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Futures Movers: Oil prices end higher with U.S. crude supplies down a third straight week

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Oil futures ended higher Wednesday, with prices scoring their longest strength of daily gains so far this month on the heels of a third straight drop in U.S. crude inventories.

“A tick higher in refinery runs and a tick lower in imports has yielded a third consecutive draw to crude inventories — dropping them to their lowest since late January 2020,” said Matthew Smith, director of commodity research at ClipperData, in emailed commentary.

On Wednesday, the Energy Information Administration said U.S. crude inventories fell by 3 million barrels for the week ended Aug. 20.

On average, analysts polled by S&P Global Platts forecast a decline of 3.2 million barrels for crude stocks, while the American Petroleum Institute on Tuesday reported a 1.6 million-barrel decrease.

West Texas Intermediate crude for October delivery
CL00,
+1.41%

CLV21,
+1.41%

rose 82 cents, or 1.2%, to settle at $68.36 a barrel on the New York Mercantile Exchange. Front-month contract prices ended at their highest since Aug. 13, according to Dow Jones Market Data.

October Brent crude
BRN00,
+0.17%

BRNV21,
+0.17%
,
the global benchmark, added $1.20, or 1.7%, at $72.25 a barrel on ICE Futures Europe, the highest finish since Aug. 3.

Prices for WTI and Brent crude notched a third straight gain, the longest streak of daily gains since the three-session rise ended on July 30, FactSet data show.

The EIA also reported a weekly inventory fall of 2.2 million barrels for gasoline, while distillate stockpiles rose by 600,000 barrels. The S&P Global Platts survey forecast supply declines of 1.5 million barrels for gasoline and 400,000 barrels for distillates.

“Gasoline inventories have drawn as implied demand has rebounded, perhaps the last hurrah of summer driving season,” said Smith. Distillates showed “a minor build amid a tick lower in implied demand.” 

The EIA report pegged last week’s amount of finished motor gasoline supplied, a proxy for demand, at nearly 9.6 million barrels, up from 9.3 million barrels a week before.

On Nymex, September gasoline
RBU21,
+5.44%

added 5.5% to $2.30 a gallon, the largest daily percentage rise sine January. September heating oil
HOU21,
+2.59%

tacked on 2.5% to $2.12 a gallon.

Crude stocks at the Cushing, Okla., storage hub edged up by 100,000 barrels for the week, while total U.S. petroleum supplies was unchanged for the week at 11.4 million barrels per day, according to Wednesday’s EIA data.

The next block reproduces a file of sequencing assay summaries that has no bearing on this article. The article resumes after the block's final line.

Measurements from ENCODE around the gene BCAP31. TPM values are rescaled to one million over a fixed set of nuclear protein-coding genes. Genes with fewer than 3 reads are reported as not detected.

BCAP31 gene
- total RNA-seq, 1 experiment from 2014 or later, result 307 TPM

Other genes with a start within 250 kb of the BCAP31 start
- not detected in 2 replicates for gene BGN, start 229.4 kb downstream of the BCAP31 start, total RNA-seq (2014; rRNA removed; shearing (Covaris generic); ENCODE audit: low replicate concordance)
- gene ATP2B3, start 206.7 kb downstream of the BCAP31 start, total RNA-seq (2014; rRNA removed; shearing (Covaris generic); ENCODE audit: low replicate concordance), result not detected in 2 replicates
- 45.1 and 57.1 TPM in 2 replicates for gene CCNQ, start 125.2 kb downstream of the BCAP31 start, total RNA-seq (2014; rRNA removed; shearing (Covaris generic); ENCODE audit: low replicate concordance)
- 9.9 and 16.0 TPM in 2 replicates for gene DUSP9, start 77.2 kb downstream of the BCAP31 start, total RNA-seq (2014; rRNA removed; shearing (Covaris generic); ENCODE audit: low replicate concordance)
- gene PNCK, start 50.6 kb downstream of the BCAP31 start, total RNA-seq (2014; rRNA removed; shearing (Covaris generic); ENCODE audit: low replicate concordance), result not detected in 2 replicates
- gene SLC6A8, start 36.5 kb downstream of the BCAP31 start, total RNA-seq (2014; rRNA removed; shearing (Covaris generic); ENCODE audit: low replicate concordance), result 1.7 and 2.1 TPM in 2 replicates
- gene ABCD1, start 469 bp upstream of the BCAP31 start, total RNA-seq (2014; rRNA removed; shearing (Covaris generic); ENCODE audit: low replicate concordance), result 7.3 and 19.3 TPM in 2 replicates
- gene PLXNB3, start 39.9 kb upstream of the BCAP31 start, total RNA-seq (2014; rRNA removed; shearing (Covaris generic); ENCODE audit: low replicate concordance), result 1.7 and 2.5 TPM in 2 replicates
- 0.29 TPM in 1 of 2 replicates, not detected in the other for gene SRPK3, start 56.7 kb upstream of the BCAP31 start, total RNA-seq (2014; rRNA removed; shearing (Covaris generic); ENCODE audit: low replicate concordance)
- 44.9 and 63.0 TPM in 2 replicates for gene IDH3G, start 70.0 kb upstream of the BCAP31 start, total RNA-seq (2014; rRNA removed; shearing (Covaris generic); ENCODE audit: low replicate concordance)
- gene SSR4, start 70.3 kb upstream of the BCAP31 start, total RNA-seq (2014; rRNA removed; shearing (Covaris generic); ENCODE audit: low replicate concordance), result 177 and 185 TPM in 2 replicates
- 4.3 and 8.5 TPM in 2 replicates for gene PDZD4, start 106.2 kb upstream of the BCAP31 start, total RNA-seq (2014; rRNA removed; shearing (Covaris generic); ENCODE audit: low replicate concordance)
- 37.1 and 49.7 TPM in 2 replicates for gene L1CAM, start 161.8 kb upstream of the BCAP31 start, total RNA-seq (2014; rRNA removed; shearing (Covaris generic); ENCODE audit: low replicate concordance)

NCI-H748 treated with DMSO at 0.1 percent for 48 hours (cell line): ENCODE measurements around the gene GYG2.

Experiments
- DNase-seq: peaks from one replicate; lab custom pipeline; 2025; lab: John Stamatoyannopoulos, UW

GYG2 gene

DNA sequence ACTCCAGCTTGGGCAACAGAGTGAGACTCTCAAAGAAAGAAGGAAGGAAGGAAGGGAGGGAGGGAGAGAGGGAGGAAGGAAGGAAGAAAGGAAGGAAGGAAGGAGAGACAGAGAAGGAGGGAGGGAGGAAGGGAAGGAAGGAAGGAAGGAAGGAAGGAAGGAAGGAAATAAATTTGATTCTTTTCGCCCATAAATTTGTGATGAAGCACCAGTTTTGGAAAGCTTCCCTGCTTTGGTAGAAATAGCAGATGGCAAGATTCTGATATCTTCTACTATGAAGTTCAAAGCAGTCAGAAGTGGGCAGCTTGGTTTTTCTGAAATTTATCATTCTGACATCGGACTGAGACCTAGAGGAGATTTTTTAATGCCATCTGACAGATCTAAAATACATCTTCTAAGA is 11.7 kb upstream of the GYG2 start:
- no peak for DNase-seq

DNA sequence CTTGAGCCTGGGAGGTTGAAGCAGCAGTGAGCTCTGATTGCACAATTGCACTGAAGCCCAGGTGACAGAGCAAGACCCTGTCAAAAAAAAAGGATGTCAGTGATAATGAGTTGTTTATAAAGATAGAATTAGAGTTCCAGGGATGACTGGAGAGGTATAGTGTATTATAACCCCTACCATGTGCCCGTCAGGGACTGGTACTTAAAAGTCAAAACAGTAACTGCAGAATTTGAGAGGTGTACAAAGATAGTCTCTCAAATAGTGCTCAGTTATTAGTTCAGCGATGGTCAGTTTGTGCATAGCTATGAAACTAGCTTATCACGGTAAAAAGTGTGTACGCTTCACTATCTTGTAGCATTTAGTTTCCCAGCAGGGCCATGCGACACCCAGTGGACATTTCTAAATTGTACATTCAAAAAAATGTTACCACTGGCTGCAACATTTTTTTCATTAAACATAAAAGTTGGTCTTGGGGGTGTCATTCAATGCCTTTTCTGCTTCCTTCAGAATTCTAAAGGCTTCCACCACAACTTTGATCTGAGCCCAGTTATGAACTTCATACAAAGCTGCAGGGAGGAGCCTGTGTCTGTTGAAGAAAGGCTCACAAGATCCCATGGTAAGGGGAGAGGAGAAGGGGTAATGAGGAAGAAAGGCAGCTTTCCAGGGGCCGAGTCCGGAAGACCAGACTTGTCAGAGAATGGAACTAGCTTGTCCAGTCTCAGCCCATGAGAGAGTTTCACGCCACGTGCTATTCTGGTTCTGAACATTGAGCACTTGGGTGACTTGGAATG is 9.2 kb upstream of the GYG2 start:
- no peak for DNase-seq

News emerging in the Middle East may also influence oil prices.

Phil Flynn, senior market analyst at The Price Futures Group, said that according to reports, the U.S. is ready to make “tough concessions” in return for Iran’s retreat from its nuclear program. Negotiations between Iran and global powers to restore a 2015 nuclear deal, under which the U.S. lifted sanctions on Iran in return for Tehran’s agreement to limit nuclear activities, stalled a few months ago. The U.S. decided to withdraw from the agreement in 2018.

Meanwhile, Israel’s military is accelerating its operational plans against Iran due to the progress of the Islamic Republic’s nuclear program, Israel Defense Forces Chief of Staff Lt.-Gen. Aviv Kohavi has warned, according to The Jerusalem Post.

That’s just a rumor for now, but could “give a bid to crude [prices] if it plays out,” said Tariq Zahir, managing member at Tyche Capital Advisors.

Voice of America reported Tuesday that Israeli Prime Minister Naftali Bennett will likely urge U.S. President Joe Biden to take a hard-line stance on Iran when the leaders meet on Thursday.

On the bearish side for oil, “we will hear from Jackson Hole regarding tapering, and this could start a risk off posture, especially since we are seeing bond yields inch higher today,” said Zahir, suggesting that may put pressure on oil prices.

Natural-gas futures, meanwhile, ended virtually unchanged with the September contract
NGU21,
+0.46%

at $3.90 per million British thermal units, ahead of Thursday’s weekly EIA update on domestic supplies of the fuel.

Traders are watching disturbances in the Atlantic for potential disruptions to oil and natural-gas operations in the Gulf of Mexico. One of the disturbances is expected to strengthen and may move into the western Gulf of Mexico by Sunday, according to the National Hurricane Center.

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